CIA's phantom air force

A fleet of private planes used in the war against terrorism erases any doubts about Bush policy for shipping off terrorist suspects to countries that torture them.

By Mark Follman
Published June 1, 2005 6:38PM (EDT)

Speaking of "dissembling" about the Bush administration and torture, amid yesterday's flurry of Deep Throat coverage you might have missed this lengthy New York Times report on the CIA's expanded fleet of private planes dedicated to the war on terrorism. The planes have been used for a variety of clandestine missions around the globe since 2001. But any doubts about a deliberate policy for their use in "rendering" terrorist suspects into the hands of foreign governments that practice torture -- policy planned and approved at the highest levels of the U.S. government -- should be wiped away, just like the FAA-required tail numbers that have disappeared or been replaced in remote, private hangars:

"Behind a surprisingly thin cover of rural hideaways, front companies and shell corporations that share officers who appear to exist only on paper, the CIA has rapidly expanded its air operations since 2001 as it has pursued and questioned terrorism suspects around the world," reported the Times. "An analysis of thousands of flight records, aircraft registrations and corporate documents, as well as interviews with former CIA officers and pilots, show that the agency owns at least 26 planes, 10 of them purchased since 2001. The agency has concealed its ownership behind a web of seven shell corporations that appear to have no employees and no function apart from owning the aircraft.

"The civilian planes can go places American military craft would not be welcome. They sometimes allow the agency to circumvent reporting requirements most countries impose on flights operated by other governments. ...

"Some of the CIA planes have been used for carrying out renditions, the legal term for the agency's practice of seizing terrorism suspects in one foreign country and delivering them to be detained in another, including countries that routinely engage in torture. The resulting controversy has breached the secrecy of the agency's flights in the last two years, as plane-spotting hobbyists, activists and journalists in a dozen countries have tracked the mysterious planes' movements."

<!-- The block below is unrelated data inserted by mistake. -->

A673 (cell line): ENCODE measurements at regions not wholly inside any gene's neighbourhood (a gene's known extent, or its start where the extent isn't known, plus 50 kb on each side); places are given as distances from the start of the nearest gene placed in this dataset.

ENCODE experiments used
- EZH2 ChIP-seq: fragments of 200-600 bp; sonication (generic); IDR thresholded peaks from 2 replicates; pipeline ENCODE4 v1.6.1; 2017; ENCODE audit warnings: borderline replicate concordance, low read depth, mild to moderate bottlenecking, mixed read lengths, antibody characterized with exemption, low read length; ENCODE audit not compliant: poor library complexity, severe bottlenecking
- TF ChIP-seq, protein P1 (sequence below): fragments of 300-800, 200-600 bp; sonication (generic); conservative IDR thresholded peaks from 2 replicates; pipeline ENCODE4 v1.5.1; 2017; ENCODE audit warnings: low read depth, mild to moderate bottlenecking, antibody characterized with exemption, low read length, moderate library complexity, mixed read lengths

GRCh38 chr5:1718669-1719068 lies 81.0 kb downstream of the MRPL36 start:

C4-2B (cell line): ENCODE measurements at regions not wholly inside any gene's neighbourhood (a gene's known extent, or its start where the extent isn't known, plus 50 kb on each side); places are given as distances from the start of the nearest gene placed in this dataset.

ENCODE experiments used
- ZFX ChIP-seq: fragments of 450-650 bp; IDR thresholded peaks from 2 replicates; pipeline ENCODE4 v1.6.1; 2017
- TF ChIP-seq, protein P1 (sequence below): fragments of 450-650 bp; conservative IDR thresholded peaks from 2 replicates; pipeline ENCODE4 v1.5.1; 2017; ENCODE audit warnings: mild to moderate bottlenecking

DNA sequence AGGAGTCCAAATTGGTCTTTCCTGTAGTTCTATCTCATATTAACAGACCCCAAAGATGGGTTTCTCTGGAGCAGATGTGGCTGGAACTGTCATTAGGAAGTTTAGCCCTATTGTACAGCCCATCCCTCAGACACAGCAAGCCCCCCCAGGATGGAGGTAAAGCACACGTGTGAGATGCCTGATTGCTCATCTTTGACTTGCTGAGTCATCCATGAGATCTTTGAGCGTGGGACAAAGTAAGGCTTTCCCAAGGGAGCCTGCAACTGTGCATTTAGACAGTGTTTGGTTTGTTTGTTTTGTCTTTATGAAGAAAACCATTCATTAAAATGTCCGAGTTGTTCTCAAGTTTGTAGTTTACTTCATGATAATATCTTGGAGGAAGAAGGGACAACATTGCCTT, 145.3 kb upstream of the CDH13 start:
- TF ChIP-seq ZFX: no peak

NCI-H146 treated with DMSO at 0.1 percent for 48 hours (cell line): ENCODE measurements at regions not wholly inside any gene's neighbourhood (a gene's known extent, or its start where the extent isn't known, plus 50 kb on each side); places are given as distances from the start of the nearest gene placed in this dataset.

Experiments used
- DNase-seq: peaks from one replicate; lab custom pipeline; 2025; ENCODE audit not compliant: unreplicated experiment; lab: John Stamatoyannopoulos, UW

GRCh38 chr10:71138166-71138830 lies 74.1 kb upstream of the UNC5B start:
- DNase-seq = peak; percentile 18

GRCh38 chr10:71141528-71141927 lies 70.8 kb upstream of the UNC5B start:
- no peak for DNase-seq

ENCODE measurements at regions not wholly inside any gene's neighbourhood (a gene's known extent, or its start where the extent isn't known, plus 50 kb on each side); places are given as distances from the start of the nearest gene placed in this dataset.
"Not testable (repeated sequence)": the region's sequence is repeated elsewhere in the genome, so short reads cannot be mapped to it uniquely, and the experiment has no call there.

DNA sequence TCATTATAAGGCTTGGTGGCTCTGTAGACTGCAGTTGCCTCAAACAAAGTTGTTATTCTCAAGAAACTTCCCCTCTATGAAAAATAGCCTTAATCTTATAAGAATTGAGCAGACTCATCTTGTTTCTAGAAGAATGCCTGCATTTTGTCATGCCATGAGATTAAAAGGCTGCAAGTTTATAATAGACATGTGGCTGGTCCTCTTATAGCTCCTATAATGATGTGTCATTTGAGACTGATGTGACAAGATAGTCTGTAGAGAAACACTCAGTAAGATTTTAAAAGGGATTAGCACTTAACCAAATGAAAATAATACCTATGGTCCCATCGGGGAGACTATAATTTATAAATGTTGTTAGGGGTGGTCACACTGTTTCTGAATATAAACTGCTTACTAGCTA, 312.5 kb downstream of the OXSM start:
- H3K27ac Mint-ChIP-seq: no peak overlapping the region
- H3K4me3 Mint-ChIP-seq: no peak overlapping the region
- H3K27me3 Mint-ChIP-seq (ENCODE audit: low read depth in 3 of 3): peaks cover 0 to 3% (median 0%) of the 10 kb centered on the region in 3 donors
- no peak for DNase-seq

Ultimately, analysis of the flight records only offers circumstantial evidence regarding CIA activities -- but it lends compelling support to several otherwise unsubstantiated reports. In one case, Omar Deghayes, a Libyan-born prisoner held at Guantanamo Bay, said through his lawyer that four Libyan intelligence officers arrived to interrogate him in his cell in September 2003. "Aviation records cannot corroborate his claim that the men questioned him and threatened his life," reported the Times. "But they do show that a Gulfstream V registered to one of the CIA shell companies flew from Tripoli, Libya, to Guantanamo on Sept. 8, the day before Mr. Deghayes reported first meeting the Libyan agents. The plane stopped in Jamaica and at Dulles before returning to the Johnston County Airport, flight records show."

Detainees held in U.S. custody have been accused of, and in some cases have been proven to be lying, according to FBI documents -- but clearly someone like Deghayes could not have had any knowledge of flight logs that would bolster his claims.

"The same Gulfstream," noted the Times, "has been linked -- through witness accounts, government inquiries and news reports -- to prisoner renditions from Sweden, Pakistan, Indonesia and Gambia."

And what happens to those prisoners once the U.S. government delivers them to the security services of "allies" like Jordan, Egypt, Syria and Uzbekistan?

President Bush stood in the White House Rose Garden yesterday and dismissed a recent report by Amnesty International critical of U.S. practices in the war on terror. "It seemed like to me they based some of their decisions on the word of -- and the allegations -- by people who were held in detention, people who hate America, people that had been trained in some instances to disassemble [sic] -- that means not tell the truth," Bush said. "And so it was an absurd report."

Dissemble? Absurd? Take a look at the growing mountain of evidence buttressing the Amnesty report, and decide for yourself where those words best apply.

Mark Follman

Mark Follman is Salon's deputy news editor. Read his other articles here.

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